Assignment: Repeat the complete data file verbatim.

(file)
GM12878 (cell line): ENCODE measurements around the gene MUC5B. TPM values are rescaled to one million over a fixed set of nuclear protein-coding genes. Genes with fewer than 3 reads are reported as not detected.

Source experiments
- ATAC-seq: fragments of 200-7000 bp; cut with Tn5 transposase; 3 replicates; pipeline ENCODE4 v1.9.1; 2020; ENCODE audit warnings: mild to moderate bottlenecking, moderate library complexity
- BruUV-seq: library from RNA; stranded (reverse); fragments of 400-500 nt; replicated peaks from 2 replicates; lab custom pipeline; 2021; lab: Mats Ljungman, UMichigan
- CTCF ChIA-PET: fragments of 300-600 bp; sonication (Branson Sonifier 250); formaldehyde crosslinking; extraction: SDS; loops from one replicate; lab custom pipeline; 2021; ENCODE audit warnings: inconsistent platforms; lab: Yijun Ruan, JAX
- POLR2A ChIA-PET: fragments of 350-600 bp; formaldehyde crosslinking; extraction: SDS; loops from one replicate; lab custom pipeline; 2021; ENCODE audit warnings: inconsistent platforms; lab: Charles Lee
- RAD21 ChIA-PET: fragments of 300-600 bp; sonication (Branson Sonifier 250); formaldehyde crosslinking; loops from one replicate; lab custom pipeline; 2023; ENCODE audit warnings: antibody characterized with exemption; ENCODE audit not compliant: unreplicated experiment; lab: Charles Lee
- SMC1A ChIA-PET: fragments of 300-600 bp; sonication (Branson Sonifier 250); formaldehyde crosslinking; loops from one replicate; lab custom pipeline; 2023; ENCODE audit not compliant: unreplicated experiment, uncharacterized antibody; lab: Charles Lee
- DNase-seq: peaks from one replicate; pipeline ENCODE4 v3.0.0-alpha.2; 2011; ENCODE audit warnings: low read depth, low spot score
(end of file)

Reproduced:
GM12878 (cell line): ENCODE measurements around the gene MUC5B. TPM values are rescaled to one million over a fixed set of nuclear protein-coding genes. Genes with fewer than 3 reads are reported as not detected.

Source experiments
- ATAC-seq: fragments of 200-7000 bp; cut with Tn5 transposase; 3 replicates; pipeline ENCODE4 v1.9.1; 2020; ENCODE audit warnings: mild to moderate bottlenecking, moderate library complexity
- BruUV-seq: library from RNA; stranded (reverse); fragments of 400-500 nt; replicated peaks from 2 replicates; lab custom pipeline; 2021; lab: Mats Ljungman, UMichigan
- CTCF ChIA-PET: fragments of 300-600 bp; sonication (Branson Sonifier 250); formaldehyde crosslinking; extraction: SDS; loops from one replicate; lab custom pipeline; 2021; ENCODE audit warnings: inconsistent platforms; lab: Yijun Ruan, JAX
- POLR2A ChIA-PET: fragments of 350-600 bp; formaldehyde crosslinking; extraction: SDS; loops from one replicate; lab custom pipeline; 2021; ENCODE audit warnings: inconsistent platforms; lab: Charles Lee
- RAD21 ChIA-PET: fragments of 300-600 bp; sonication (Branson Sonifier 250); formaldehyde crosslinking; loops from one replicate; lab custom pipeline; 2023; ENCODE audit warnings: antibody characterized with exemption; ENCODE audit not compliant: unreplicated experiment; lab: Charles Lee
- SMC1A ChIA-PET: fragments of 300-600 bp; sonication (Branson Sonifier 250); formaldehyde crosslinking; loops from one replicate; lab custom pipeline; 2023; ENCODE audit not compliant: unreplicated experiment, uncharacterized antibody; lab: Charles Lee
- DNase-seq: peaks from one replicate; pipeline ENCODE4 v3.0.0-alpha.2; 2011; ENCODE audit warnings: low read depth, low spot score